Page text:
"We try to keep balance with recurring balances and expenses," said Financial Services Director Cindy Giraldo. "But it is typical in this economic climate to use these one-time funds to close the budget gap."
Other cities have imposed pay cuts and frozen their own employee bonus programs as they too struggled with their deficits. And some, including Glendale, have suspended their bonus programs altogether, citing the poor economic climate.
Despite the recession and its impact on revenues, Burbank continues to budget anywhere from 2.5% to 6% of the total pay to members of some unions for the bonuses — a structure that is negotiated into their contracts.
City officials declined to provide information on how much bonus pay went to which worker, or even a certain job classification, last year, citing personnel confidentiality rules. Instead, officials provided only lump sums paid to each employee group — and only for fiscal year 2009-10.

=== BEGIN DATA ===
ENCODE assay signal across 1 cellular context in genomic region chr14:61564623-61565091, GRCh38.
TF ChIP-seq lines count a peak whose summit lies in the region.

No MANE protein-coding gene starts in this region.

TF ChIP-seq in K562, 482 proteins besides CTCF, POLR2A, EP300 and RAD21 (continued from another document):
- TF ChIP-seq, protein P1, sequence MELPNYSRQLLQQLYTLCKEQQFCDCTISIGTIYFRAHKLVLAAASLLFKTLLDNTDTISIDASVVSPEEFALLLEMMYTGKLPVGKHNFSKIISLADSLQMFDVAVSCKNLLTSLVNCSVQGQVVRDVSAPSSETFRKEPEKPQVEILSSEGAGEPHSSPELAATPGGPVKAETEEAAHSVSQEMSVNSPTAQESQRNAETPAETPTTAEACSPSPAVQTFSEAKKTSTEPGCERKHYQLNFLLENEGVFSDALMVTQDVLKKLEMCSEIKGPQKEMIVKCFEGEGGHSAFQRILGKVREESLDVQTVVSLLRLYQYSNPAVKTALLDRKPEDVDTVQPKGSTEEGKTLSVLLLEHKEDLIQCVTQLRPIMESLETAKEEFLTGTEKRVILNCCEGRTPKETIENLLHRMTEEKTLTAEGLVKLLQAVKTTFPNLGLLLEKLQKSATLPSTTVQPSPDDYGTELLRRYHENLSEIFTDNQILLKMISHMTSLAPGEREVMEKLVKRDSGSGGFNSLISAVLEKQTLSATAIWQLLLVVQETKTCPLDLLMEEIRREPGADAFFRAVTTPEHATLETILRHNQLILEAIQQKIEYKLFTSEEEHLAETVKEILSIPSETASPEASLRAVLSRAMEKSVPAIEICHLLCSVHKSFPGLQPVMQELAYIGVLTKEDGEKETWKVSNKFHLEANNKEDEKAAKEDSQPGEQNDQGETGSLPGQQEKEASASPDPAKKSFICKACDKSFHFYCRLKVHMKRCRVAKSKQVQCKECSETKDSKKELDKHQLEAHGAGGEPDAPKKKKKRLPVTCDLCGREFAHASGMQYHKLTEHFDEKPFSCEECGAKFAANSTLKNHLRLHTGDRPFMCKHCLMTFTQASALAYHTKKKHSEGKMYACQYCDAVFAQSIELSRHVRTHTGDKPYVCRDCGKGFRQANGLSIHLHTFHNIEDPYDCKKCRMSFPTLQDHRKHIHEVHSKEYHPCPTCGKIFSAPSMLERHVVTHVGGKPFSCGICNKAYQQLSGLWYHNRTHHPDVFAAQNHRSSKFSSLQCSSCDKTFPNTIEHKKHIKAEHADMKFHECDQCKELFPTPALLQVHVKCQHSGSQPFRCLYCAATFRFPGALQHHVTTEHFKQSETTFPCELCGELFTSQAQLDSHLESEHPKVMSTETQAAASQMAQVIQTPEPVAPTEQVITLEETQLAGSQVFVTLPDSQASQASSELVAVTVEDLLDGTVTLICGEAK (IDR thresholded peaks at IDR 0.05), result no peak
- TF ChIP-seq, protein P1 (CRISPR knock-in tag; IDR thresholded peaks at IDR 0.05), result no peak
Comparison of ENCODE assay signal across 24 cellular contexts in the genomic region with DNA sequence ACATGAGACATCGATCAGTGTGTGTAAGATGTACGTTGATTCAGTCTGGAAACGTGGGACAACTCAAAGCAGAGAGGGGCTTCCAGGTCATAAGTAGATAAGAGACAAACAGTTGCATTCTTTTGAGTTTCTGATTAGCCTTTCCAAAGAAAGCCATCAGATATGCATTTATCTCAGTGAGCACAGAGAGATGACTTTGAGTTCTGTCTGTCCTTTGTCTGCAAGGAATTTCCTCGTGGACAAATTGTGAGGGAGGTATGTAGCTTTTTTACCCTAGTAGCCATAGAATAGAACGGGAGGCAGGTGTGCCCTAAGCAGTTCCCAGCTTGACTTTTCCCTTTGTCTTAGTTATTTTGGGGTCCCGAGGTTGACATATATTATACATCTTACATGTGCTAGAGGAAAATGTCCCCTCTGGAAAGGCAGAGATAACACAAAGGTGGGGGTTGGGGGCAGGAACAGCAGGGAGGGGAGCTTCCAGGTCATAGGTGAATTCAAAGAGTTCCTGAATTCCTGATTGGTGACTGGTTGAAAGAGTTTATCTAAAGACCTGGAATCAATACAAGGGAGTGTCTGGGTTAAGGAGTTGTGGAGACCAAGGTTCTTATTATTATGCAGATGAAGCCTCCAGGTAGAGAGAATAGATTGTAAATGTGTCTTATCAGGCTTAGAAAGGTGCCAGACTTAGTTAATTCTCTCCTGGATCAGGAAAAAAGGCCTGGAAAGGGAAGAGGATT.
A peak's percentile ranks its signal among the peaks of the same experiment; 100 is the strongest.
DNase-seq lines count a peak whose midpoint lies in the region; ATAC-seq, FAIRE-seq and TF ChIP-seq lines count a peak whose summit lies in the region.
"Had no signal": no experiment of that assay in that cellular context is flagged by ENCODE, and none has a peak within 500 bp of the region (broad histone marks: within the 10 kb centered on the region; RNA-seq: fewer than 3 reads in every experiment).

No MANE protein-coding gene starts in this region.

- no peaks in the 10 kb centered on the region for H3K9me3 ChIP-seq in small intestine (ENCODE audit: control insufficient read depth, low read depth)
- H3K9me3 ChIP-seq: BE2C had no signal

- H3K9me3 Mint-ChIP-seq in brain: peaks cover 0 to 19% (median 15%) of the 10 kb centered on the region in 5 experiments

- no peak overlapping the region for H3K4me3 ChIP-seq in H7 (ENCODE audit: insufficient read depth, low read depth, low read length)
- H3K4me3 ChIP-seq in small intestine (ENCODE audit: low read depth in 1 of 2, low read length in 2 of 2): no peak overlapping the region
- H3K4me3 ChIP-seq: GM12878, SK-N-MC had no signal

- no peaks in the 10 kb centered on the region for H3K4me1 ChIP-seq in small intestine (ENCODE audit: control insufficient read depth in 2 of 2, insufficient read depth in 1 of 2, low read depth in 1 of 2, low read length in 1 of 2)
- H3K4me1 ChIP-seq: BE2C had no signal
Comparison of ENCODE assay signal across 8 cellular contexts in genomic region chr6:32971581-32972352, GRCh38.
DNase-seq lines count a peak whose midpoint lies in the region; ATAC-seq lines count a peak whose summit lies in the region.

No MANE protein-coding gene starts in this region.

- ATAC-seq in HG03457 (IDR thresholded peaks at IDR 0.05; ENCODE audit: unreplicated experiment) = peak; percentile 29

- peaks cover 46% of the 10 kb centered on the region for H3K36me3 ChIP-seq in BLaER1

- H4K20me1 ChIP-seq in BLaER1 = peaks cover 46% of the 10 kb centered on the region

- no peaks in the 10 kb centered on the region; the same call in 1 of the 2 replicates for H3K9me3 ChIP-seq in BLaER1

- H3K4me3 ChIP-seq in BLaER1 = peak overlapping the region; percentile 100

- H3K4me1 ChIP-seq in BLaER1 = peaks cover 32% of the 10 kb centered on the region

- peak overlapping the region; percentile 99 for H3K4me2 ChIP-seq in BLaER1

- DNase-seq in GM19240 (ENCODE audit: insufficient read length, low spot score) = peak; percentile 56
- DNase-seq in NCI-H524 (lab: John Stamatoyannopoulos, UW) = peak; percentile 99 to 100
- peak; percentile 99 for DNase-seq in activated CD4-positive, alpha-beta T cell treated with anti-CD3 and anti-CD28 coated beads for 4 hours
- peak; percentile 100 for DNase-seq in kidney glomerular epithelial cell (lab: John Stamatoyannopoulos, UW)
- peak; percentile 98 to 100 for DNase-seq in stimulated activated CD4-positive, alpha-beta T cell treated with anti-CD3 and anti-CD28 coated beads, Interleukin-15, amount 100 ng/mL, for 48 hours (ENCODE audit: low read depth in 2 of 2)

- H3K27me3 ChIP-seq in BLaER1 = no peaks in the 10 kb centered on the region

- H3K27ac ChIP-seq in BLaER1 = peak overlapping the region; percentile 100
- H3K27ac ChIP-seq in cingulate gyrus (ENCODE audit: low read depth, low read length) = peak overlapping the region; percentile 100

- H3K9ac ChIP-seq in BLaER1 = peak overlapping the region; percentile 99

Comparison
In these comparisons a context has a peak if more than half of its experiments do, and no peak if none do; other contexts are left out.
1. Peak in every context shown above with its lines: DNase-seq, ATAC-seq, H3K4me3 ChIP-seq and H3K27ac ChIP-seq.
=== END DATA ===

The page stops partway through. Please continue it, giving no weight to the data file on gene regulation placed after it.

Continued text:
In declining a public records request by the Burbank Leader, the city attorney's office argued that the disclosure would violate workplace privacy protections.
"Given that the merit pay awards are directly related to an employee's performance, we believe that disclosing the actual individual amounts would violate the privacy rights of individuals relating to their performance or lack thereof," said Juli C. Scott, chief assistant city attorney, in the response letter.
The city's stance appeared to differ greatly from Glendale, which last week posted detailed information on the $1 million in bonuses paid over eight years to mid-level and top executives.